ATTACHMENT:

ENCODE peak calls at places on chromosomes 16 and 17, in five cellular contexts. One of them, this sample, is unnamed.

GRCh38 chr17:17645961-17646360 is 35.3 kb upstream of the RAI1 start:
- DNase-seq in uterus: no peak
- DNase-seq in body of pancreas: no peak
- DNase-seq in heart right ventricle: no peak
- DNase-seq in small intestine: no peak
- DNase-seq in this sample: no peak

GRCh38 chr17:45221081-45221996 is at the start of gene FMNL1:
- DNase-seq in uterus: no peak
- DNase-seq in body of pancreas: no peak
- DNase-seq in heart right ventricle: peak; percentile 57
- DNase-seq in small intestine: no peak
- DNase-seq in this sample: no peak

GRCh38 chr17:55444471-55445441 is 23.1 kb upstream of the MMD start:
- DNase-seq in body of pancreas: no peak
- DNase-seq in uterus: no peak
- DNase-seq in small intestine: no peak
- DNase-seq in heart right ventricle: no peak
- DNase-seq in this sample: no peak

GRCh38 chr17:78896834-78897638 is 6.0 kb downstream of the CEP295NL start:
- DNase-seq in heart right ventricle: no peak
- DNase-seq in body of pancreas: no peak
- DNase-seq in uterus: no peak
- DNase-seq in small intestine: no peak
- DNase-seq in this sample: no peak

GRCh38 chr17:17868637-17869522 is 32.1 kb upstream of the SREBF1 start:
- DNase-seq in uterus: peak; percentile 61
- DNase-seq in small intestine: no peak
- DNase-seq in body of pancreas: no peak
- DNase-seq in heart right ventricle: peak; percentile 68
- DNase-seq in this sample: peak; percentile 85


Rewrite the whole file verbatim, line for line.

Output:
ENCODE peak calls at places on chromosomes 16 and 17, in five cellular contexts. One of them, this sample, is unnamed.

GRCh38 chr17:17645961-17646360 is 35.3 kb upstream of the RAI1 start:
- DNase-seq in uterus: no peak
- DNase-seq in body of pancreas: no peak
- DNase-seq in heart right ventricle: no peak
- DNase-seq in small intestine: no peak
- DNase-seq in this sample: no peak

GRCh38 chr17:45221081-45221996 is at the start of gene FMNL1:
- DNase-seq in uterus: no peak
- DNase-seq in body of pancreas: no peak
- DNase-seq in heart right ventricle: peak; percentile 57
- DNase-seq in small intestine: no peak
- DNase-seq in this sample: no peak

GRCh38 chr17:55444471-55445441 is 23.1 kb upstream of the MMD start:
- DNase-seq in body of pancreas: no peak
- DNase-seq in uterus: no peak
- DNase-seq in small intestine: no peak
- DNase-seq in heart right ventricle: no peak
- DNase-seq in this sample: no peak

GRCh38 chr17:78896834-78897638 is 6.0 kb downstream of the CEP295NL start:
- DNase-seq in heart right ventricle: no peak
- DNase-seq in body of pancreas: no peak
- DNase-seq in uterus: no peak
- DNase-seq in small intestine: no peak
- DNase-seq in this sample: no peak

GRCh38 chr17:17868637-17869522 is 32.1 kb upstream of the SREBF1 start:
- DNase-seq in uterus: peak; percentile 61
- DNase-seq in small intestine: no peak
- DNase-seq in body of pancreas: no peak
- DNase-seq in heart right ventricle: peak; percentile 68
- DNase-seq in this sample: peak; percentile 85